Bill will stop Gaelscoileanna prioritising naíonra pupils
Admissions legislation aiming at greater fairness in Irish school enrolment
Minister for Education Richard Bruton: draft legislation prohibits schools from applying a priority in admission based on attendance at a specific pre-school. Photograph: Aidan Crawley
Gaelscoileanna will no longer be able to prioritise places for children from Irish-speaking pre-schools under new school admissions legislation.
Currently, a key attraction among parents for naíonraí – which provide pre-school education exclusively through Irish – is their potential to provide a route into oversubscribed Gaelscoileanna.
Almost 5,000 children outside the Gaeltacht attend more than 260 pre-school services where all interaction with the children is through Irish.
However, a new Education (Admission to Schools) Bill will prohibit schools from giving priority to children based on their attendance at a specific pre-school.
Bláthnaid Ní Ghréacháin, chief executive of Gaeloideachas, a voluntary organisation that supports the development of Irish-medium schools, said the move will harm development of the language.
She said the planned changes will undermine the ability of naíonraí and schools to promote a full four years of immersion in Irish – two years of immersion in the naíonra and two in the infant classes in school – which is recognised internationally as best practice.
“Naíonraí are a vulnerable minority in an early-years sector that’s already at breaking point,” she said.
In a statement, a spokesman for the Department of Education confirmed that the draft legislation prohibits schools from applying a priority in admission based on attendance at a specific pre-school.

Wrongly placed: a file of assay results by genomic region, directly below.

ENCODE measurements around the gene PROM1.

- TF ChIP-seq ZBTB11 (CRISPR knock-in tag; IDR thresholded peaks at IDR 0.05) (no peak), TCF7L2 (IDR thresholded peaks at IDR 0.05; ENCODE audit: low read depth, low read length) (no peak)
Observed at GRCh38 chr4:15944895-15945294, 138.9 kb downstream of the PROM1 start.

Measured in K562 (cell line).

The rules are aimed at ensuring greater fairness and transparency in school enrolment policies.
Ms Ní Ghréacháin said difficulties facing the early-years sector – such as underfunding and the recruitment and retention of qualified staff – are magnified further for naíonraí.
“Many naíonraí are reliant on their relationship with their local Irish-medium primary schools and work with them to agree common aims, teaching methods and supported transitions,” she said.
“Some also rely on their relationship with the school for practical support around accommodation and administration.”
She added: “Even though they’re recognised as being of huge importance to the future of the Irish language by the State . . . few if any practical measures are being taken to ensure their viability or to mitigate the negative impact the proposed admissions Bill will have on them.”
Figures compiled by Gaelscoileanna indicate that about 35 per cent of Irish-medium schools outside the Gaeltacht are over-subscribed, especially in urban or commuter belt areas.
The issue of whether Gaelscoileanna can prioritise children where Irish is the dominant language in the home is a separate matter being examined by department officials. Most Gaelscoileanna allow for children in these settings to be prioritised in their admission policies, but say they account for just 3 per cent of their admissions.
Minister for Education Richard Bruton has indicated he will amend draft admissions legislation to allow for an exemption to be made for these students (where Irish is the dominant language in the home). This matter is being considered by the Attorney General, according to Department of Education sources, and an “appropriate” amendment is due when the legislation is next debated in the Oireachtas.